2006 in Focus – Top Ten Worst DestinationsBy Lee Ridley • Dec 25th, 2006 • Category: Commentary
In November, the Democrats took control of the US Senate, spelling the beginning of the end for Bush, while elsewhere we’ve had floods in Indonesia and Malaysia; poisoned Russian spies in London; nuclear weapons testing in North Korea, a military coup in Thailand, Castro’s ailing health and Pinochet’s last gasp. Plenty to keep the worldly-wise interested and Polo’s Bastards’ writers busy.
So what news of the places that have been making the front page headlines of 2006? Where are you next going to follow your wanderlust, and where are you going to avoid like the plague. Polo’s Bastards have hand-picked the top ten worst destinations (in their opinion) to help you decide. Click on the photos to enlarge.
There was really never any doubt that Iraq would top the list again, at the end of another year of widespread carnage and chaos. Conflict-related body count figures for 2006, alone, vary wildly. Some claim tens of thousands, while others claim several hundreds of thousands, and although access to this battleground, for journalists, photographers and other adventure types, is as easy as it’s ever been, caution is an absolute necessity, as the death toll certainly has much mileage left in it. The north remains relatively safe, although the Kurdish PKK are still seriously pissing the Turks off and hiding out in their N Iraq safe haven; leading one to think that it’s only a matter of time before Ankara sanctions an incursion across the border to weed the fighters out. Who knows? They may already have done so. Do we really think N Iraq will remain stable for long? You decide.
In the rest of Iraq, the US and Britain are both under considerable pressure to start withdrawing their respective forces, but the sectarian lawlessness that now grips the country, will surely continue in their wake, and will undoubtedly see Iraq here at the top of Polo’s Bastards’ top ten worst destinations for a long time to come.
While the country seems to have picked itself up and brushed itself down following years of Taliban stranglehold; and having celebrated the coalition forces’ sacking of the errant Islamists, the buggers have in fact tenaciously maintained dominance in the southern provinces and made the region a no-go area for anyone without a burka or a long wizened beard (or both). British forces are entrenched in the hostile lands, trying to eradicate the blighters but are, quite frankly, taking a kicking. Helmand Province in southern Afghanistan definitely remains out of bounds for the wish-you-were-here crowd. In fact that goes for all the southern provinces, although we at Polo’s Bastards heard from one crazy guy, who, just a couple of months ago, donned a turban and hitchhiked to Qalat in Zabol! It’ll be a while before the adventure tourism companies put the Kuchi Nomad Hospitality Tour back on their schedule. Stick to Kabul; we hear the rugs are lovely.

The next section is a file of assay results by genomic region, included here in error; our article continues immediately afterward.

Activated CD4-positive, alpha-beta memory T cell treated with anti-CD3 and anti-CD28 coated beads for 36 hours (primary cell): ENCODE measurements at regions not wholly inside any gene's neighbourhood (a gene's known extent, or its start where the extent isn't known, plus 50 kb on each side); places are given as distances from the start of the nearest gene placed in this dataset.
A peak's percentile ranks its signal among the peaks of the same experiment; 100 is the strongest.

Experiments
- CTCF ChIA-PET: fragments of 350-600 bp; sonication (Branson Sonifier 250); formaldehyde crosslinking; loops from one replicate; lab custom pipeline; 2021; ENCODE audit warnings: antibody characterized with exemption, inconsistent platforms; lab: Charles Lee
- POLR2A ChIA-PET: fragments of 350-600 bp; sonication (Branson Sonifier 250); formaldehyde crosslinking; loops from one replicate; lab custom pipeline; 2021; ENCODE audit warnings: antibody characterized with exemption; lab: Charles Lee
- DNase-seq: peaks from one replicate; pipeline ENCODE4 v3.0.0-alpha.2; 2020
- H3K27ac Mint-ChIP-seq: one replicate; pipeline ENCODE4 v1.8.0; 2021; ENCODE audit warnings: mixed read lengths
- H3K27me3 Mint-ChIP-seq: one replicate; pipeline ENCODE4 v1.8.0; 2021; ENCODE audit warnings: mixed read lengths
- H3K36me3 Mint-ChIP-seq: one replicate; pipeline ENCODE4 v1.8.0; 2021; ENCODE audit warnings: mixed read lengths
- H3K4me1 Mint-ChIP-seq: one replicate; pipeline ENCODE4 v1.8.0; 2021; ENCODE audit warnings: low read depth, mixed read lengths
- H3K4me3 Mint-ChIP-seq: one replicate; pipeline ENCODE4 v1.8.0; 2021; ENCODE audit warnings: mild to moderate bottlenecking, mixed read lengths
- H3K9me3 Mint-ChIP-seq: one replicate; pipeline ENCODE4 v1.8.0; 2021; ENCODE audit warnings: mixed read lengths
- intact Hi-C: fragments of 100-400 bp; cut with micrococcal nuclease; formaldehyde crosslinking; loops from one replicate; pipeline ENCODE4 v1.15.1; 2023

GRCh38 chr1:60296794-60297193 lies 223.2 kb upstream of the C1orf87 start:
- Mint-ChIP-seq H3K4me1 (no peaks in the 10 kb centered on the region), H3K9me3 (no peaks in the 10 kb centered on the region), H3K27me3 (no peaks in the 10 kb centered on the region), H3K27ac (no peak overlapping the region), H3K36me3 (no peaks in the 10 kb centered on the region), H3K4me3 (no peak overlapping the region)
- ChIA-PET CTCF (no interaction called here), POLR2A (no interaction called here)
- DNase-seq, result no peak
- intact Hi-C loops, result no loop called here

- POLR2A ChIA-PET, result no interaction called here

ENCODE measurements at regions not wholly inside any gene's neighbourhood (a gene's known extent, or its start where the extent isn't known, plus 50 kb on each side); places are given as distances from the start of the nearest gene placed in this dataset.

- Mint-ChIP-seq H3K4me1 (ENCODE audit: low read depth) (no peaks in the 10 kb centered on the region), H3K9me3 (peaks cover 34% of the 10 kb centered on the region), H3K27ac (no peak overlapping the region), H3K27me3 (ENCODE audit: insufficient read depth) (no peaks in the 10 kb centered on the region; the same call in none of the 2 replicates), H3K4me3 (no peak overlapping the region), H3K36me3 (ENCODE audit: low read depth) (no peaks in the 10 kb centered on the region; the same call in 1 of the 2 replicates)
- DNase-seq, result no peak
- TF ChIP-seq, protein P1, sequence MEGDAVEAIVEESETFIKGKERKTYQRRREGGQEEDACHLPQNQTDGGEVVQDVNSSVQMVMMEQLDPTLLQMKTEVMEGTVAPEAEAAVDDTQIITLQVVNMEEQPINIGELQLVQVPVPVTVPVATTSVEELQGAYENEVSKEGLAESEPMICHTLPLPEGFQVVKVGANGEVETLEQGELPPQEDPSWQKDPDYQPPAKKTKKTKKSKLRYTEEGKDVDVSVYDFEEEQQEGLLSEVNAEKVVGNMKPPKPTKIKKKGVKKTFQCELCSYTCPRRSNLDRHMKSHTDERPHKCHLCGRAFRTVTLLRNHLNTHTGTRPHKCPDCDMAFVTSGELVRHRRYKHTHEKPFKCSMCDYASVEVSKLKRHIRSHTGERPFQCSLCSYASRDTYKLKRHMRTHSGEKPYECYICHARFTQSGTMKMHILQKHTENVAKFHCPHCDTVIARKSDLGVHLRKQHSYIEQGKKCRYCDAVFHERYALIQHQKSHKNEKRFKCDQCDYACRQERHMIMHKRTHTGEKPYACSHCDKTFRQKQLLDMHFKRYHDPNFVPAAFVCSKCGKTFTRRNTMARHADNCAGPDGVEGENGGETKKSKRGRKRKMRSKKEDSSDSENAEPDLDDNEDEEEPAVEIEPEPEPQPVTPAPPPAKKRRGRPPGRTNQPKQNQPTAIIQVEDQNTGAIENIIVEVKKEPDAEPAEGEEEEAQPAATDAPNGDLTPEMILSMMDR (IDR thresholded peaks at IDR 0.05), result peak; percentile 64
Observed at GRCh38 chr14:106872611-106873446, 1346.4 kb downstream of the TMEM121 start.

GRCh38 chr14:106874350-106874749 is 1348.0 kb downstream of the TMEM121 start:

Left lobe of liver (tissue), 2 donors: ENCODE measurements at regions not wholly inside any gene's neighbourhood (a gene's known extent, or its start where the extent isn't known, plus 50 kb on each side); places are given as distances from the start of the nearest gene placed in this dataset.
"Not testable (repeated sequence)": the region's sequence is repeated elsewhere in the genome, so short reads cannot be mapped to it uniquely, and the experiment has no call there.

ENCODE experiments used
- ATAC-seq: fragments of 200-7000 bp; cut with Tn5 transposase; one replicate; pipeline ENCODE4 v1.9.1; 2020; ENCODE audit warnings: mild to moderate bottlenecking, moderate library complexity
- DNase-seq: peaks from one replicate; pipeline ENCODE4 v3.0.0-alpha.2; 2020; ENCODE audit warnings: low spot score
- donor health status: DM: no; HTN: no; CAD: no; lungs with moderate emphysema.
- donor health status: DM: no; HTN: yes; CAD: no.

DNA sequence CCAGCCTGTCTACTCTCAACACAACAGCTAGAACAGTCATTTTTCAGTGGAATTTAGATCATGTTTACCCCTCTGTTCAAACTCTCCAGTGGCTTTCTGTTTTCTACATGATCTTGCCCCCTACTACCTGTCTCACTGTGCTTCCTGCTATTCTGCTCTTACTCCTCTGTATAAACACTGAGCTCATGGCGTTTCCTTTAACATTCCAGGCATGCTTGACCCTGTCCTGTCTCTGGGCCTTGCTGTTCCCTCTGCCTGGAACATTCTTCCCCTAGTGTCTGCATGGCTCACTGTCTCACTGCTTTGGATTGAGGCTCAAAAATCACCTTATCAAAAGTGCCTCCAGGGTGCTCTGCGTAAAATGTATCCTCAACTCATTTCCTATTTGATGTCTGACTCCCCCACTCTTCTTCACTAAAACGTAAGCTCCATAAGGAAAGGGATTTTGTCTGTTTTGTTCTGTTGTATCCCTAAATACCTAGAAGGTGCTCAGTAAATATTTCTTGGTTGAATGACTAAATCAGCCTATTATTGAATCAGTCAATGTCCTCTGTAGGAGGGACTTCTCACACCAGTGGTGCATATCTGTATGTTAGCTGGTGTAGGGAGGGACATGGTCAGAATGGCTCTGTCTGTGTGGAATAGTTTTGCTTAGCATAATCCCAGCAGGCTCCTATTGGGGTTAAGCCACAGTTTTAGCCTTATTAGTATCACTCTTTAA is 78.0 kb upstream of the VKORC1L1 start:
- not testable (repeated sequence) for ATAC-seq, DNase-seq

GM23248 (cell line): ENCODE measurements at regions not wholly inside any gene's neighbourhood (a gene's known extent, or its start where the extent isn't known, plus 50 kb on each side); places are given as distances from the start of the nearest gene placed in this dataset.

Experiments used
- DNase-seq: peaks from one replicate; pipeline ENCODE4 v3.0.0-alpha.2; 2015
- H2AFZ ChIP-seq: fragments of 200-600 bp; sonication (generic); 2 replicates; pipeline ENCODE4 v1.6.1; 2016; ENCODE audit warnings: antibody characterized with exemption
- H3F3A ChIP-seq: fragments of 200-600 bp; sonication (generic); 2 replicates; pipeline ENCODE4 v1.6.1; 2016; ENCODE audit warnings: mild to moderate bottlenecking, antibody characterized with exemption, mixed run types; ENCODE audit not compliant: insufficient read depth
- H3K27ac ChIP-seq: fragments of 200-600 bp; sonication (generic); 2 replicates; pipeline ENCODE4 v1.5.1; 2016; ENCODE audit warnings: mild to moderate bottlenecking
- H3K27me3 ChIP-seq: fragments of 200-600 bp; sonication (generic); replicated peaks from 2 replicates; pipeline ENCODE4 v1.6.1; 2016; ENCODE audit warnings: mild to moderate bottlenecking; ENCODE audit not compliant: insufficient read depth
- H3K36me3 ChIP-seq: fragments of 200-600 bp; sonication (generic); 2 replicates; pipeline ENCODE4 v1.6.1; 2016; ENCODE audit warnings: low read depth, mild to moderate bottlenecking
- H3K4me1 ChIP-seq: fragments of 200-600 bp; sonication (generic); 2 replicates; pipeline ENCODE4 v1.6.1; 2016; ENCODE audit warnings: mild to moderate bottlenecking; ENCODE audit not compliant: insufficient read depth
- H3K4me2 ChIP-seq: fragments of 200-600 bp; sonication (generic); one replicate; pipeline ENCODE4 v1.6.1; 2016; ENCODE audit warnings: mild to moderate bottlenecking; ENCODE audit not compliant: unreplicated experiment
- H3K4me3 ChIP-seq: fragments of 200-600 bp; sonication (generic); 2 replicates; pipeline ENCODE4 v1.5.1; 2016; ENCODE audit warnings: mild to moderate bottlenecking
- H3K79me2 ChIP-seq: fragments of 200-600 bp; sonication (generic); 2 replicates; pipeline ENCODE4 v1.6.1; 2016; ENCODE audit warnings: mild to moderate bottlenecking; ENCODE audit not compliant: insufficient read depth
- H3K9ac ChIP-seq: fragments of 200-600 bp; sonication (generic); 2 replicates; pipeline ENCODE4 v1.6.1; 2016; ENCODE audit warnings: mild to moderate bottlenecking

Another of last year’s top ten contenders makes the grade again this year, as nothing really seems to have changed at all in this part of the North Caucasus. Even if you can get yourself a permit to enter this troubled land, you’re not likely to have the right to roam without a collection of Russian soldiers escorting you every step of the way, making sure you don’t photograph anything, or talk to anyone, that they don’t want you to. Not that you’d want to go out on your own around here to walk your lunch off, as kidnapping would most likely spoil your afternoon stroll real fast. In any case, with the poisoning of former KGB agent, Aleksander Litvinenko, topping headlines towards the end of the year, along with his well known association to Chechen rebel envoy, Akhmed Zakayev, the Kremlin is going to be doubly sensitive about foreigners wandering around Grozny, digging for newsworthy gossip. Don’t expect visa-on-arrival to be available in Chechnya for a while yet.
2006 has not been a good year for Chadian President, Idriss Deby, as rebels calling themselves the United Front for Change tried to seize control of N’Djamena back in April. Although the coup failed, hundreds were left dead, as the rebels were driven east into Sudan, where it was alleged they were receiving backing from Khartoum. Sound familiar? While troops loyal to Deby were busy countering the UFC’s offensive, the Sudanese Janjaweed, who we’ve all come to know and loath, used the disarray to their advantage, pushing ever deeper into Chad’s eastern desert. Aid workers based in Abeche, and administrating over a large part of the Darfur IDP population, had little choice but to evacuate, as the security situation collapsed around them. A state of emergency now exists in the volatile border region and tanks are a common site on the streets of N’Djamena. Chad, for the time being, is most definitely suitable only to those well versed in central African discord. Perhaps a beach holiday in Mombassa may be a better option.
In the last ten years, Maoist insurgents in Nepal have left 12,000 people dead and over 100,000 displaced as they’ve fought for a communist republic, mugging tourists and murdering policemen as they went. Ranked among the poorest countries in the world, Nepal is a ripe picking ground for the Maoists, who found they had widespread support from the peasants in the fields; so visitors to this most scenic of places have all too often found themselves handing over sums of money and expensive items, such as cameras and phones, to help fund these mountain folks’ cause. Resistance is not taken lightly. In January 2006, the Nepalese town of Tansen was attacked by the rebels and 20 people killed, but since then peace talks have made considerable ground and the days of the Maoists destroying roads and bridges is alledgedly over; for the time being at least. However, they’re still heavily armed and refusing to lay down their Kalashnikovs, so a cautious step is still advised. Notwithstanding the political environment, if the Maoists don’t get you, the altitude has teeth and is a fickle beast.